Marriage can boost your health in a number of ways but it appears there is one measure where it lets you down – your waistline.
Researchers have found that the average husband and wife pile on about four and a half pounds each, suggesting that being hitched is not quite as healthy a lifestyle as previously believed.
Significantly, single people do more sport than than their married counterparts.
The study – involving nine countries including the UK – revealed that the average BMI (body mass index) for a single male was 25.7, while for their married counterparts it was 26.3. For women, the average was 25.1 and 25.6 respectively.
That equates to a difference of about 4.4lb (2kg) for a woman of 5ft 5in or a man of 5ft 11in. And the figures across countries were remarkably similar, showing the phenomenon is universal.
According to the World Health Organisation, a normal BMI is between 18.5 and 25.
Previous research has shown married people generally have better health and longer lives than those who are not in a long-term relationship, with some suggesting single men suffer because they do not have a partner to impress.
Other scientists have found that those who do not have a partner are more likely to skip breakfast, eat unhealthy meals on the go, work long hours and spend more time drinking at the pub.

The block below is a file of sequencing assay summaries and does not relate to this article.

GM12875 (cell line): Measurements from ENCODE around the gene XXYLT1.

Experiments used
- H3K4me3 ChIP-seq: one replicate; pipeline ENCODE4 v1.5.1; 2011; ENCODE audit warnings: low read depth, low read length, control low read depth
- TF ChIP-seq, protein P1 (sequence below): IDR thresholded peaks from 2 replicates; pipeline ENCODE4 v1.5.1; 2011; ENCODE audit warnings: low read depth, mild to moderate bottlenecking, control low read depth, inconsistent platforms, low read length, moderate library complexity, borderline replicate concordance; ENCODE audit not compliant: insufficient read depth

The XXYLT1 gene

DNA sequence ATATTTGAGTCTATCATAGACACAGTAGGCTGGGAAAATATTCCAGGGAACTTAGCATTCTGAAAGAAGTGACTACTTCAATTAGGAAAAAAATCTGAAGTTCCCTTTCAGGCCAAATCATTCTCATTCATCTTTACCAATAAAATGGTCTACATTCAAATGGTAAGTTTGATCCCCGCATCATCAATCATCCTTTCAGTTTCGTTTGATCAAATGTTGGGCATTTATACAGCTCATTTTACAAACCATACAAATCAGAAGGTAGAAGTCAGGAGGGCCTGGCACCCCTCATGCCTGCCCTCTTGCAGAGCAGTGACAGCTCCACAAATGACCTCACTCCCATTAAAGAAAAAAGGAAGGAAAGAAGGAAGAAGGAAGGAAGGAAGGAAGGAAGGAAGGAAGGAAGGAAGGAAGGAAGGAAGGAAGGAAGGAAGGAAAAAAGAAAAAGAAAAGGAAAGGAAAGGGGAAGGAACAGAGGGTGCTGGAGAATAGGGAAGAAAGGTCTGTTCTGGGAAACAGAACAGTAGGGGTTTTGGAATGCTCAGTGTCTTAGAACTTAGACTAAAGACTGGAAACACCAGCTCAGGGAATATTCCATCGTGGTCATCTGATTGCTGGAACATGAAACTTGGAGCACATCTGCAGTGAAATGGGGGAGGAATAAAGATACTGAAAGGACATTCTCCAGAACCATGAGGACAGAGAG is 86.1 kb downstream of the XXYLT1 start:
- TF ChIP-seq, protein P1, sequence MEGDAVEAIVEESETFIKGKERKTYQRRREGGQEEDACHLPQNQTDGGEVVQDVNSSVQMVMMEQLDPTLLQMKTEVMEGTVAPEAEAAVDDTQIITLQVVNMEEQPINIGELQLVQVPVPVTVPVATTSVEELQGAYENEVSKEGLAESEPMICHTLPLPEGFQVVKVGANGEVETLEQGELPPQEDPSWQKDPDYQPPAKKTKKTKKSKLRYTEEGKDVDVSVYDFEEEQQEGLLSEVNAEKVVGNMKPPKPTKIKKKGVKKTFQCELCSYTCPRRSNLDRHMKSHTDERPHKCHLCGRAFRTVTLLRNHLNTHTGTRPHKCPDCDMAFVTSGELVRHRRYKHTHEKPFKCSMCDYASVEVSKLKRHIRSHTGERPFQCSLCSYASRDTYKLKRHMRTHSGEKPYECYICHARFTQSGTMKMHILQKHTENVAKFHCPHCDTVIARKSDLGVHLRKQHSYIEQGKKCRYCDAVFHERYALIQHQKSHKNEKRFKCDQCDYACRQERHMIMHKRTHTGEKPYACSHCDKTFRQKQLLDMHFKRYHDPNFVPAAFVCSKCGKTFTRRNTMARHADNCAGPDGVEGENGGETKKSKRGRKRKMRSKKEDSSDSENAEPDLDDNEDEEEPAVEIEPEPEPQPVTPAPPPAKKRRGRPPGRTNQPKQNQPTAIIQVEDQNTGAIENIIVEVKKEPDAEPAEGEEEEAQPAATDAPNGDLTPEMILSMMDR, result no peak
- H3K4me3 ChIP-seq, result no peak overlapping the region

But the latest findings – from research by the Max Planck Institute for Human Development in Berlin and the University of Basel – shows it does not apply to all health indicators. The researchers report that couples on average eat better than singles, but they also weigh significantly more and do less sport.
It also revealed that couples ate more organic food and bought less convenience food. Professor Jutta Mata, who took part in the study, said it indicated that they took more care with their diet.
He added that men in long-term relationships are much more likely “to eat more consciously and, in turn, probably more healthily”. But it does not mean they are generally healthier. Professor Mata said: “Our findings indicate that couples are not healthier in every respect, as has previously been assumed.”
The study – published in the journal Social Science & Medicine – involved more than 10 000 participants from Austria, France, Germany, Italy, the Netherlands, Poland, Russia and Spain, as well as Britain, and also looked at cohabiting couples.
The respondents were asked about their eating and exercise behaviours and attitudes in face-to-face interviews.
This approach is said to ensure higher data quality. People are more realistic when reporting on factors such as their weight if they are asked in person rather than, for example, by telephone.
Courtesy: Daily Mail